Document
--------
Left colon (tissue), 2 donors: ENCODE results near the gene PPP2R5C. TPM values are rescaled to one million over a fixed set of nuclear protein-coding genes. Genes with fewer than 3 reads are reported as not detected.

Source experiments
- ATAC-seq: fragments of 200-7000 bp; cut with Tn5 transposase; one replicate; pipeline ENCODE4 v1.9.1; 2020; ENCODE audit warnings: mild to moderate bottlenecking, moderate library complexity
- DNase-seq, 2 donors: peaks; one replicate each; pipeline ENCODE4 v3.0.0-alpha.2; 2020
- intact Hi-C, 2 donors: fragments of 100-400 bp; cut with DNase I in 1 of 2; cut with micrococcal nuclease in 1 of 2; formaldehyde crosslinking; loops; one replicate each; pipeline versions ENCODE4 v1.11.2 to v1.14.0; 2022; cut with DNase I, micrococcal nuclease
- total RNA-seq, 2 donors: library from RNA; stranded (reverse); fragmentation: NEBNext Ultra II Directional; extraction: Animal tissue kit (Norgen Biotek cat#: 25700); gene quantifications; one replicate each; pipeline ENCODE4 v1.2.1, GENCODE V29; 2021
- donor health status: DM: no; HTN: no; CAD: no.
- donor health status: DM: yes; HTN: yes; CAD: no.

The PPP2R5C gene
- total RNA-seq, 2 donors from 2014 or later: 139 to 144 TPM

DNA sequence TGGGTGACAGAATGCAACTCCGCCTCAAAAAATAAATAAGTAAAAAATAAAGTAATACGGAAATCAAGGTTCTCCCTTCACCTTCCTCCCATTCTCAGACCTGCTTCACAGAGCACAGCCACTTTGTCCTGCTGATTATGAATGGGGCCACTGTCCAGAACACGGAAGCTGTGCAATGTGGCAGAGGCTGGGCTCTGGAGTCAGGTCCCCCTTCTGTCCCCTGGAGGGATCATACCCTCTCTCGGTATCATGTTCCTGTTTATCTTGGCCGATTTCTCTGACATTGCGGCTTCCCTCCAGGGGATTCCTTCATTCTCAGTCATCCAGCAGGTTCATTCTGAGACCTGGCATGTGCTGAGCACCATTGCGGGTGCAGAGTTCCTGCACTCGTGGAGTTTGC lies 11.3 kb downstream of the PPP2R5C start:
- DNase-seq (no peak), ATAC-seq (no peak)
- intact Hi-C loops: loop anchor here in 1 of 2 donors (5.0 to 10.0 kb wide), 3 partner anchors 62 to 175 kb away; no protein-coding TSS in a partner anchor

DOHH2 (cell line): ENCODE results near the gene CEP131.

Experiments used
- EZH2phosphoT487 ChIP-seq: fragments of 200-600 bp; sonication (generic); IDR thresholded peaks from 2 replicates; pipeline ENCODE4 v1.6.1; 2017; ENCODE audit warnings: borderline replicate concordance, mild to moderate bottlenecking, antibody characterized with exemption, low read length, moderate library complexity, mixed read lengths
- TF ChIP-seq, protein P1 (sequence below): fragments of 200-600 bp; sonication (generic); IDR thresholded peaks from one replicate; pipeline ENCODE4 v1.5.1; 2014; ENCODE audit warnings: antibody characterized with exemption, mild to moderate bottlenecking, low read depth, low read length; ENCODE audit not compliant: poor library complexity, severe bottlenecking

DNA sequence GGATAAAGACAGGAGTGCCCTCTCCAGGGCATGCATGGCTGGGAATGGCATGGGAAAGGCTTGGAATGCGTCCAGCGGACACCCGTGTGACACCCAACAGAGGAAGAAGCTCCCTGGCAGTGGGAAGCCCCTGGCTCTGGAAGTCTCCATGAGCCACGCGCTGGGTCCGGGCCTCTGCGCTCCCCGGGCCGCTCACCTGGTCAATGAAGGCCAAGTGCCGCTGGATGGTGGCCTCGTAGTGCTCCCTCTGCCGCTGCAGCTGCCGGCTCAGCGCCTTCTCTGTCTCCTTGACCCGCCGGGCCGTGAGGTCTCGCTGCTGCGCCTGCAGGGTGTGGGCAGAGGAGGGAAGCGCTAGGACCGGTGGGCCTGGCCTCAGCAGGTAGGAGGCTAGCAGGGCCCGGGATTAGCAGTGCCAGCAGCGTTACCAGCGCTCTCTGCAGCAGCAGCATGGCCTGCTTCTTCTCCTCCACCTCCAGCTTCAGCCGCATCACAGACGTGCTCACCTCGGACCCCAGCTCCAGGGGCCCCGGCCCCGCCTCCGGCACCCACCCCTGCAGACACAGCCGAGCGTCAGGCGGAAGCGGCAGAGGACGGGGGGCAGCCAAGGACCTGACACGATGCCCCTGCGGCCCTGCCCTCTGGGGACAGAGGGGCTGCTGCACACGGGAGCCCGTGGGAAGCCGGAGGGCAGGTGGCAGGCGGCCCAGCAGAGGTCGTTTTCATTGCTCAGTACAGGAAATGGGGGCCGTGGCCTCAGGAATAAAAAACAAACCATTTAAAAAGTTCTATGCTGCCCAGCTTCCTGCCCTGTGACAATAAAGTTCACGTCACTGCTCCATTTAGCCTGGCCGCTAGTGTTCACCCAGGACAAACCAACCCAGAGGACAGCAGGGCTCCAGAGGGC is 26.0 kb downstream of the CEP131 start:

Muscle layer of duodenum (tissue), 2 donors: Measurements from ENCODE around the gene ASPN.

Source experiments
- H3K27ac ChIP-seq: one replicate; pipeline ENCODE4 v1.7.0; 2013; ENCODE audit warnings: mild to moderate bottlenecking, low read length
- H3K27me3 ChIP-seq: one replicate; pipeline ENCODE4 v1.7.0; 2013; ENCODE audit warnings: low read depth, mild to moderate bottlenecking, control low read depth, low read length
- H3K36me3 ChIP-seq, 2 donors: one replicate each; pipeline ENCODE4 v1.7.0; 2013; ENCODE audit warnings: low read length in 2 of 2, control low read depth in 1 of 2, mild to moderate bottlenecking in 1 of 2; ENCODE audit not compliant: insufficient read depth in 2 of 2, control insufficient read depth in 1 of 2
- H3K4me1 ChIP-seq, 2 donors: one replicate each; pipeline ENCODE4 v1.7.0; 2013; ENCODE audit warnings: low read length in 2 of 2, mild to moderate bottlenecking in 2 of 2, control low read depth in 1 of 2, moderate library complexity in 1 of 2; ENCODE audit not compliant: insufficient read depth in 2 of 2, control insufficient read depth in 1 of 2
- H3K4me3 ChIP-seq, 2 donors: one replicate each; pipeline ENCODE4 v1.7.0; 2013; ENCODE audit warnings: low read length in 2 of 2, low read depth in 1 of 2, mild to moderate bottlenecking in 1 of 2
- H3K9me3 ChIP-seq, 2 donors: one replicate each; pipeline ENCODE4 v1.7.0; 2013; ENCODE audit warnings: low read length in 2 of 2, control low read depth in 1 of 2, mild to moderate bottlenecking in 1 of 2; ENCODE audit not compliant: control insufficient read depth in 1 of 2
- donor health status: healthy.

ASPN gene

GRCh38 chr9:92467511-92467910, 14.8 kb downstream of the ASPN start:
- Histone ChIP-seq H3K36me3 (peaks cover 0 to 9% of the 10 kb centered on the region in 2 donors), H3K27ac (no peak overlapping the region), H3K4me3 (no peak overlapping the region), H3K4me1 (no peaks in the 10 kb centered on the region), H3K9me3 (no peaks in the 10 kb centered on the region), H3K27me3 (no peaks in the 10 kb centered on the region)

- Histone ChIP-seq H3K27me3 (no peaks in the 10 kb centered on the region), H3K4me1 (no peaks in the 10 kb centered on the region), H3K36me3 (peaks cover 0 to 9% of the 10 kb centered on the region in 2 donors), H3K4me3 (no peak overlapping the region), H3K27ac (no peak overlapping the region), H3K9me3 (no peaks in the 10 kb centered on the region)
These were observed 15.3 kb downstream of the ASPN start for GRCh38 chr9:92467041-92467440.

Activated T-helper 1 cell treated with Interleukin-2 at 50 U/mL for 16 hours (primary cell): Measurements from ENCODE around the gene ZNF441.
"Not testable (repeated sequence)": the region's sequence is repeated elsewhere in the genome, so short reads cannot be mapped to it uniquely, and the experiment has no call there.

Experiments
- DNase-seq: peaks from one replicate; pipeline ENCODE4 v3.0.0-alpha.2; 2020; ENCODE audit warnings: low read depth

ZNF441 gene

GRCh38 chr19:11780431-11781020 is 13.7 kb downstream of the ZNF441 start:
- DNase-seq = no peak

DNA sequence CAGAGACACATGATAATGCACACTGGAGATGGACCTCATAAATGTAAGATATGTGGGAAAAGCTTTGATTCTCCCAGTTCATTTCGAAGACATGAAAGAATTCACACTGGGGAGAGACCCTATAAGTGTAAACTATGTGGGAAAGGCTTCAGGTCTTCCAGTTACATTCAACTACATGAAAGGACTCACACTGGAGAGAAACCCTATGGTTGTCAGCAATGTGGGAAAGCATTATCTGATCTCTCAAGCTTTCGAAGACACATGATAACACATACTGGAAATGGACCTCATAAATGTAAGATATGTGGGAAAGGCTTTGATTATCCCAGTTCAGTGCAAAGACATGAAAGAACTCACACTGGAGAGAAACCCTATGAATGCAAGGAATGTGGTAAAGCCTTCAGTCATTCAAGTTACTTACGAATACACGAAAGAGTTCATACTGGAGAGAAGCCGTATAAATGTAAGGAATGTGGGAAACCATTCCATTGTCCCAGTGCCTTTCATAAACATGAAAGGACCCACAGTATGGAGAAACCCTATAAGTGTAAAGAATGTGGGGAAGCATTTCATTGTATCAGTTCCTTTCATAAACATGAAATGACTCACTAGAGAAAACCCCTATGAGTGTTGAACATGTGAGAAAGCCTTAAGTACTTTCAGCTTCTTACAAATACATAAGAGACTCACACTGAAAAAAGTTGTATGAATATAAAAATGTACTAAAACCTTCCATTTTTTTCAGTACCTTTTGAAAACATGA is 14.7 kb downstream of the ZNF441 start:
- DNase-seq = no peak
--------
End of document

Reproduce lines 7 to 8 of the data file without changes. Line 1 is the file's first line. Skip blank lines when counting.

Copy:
- donor health status: DM: no; HTN: no; CAD: no.
- donor health status: DM: yes; HTN: yes; CAD: no.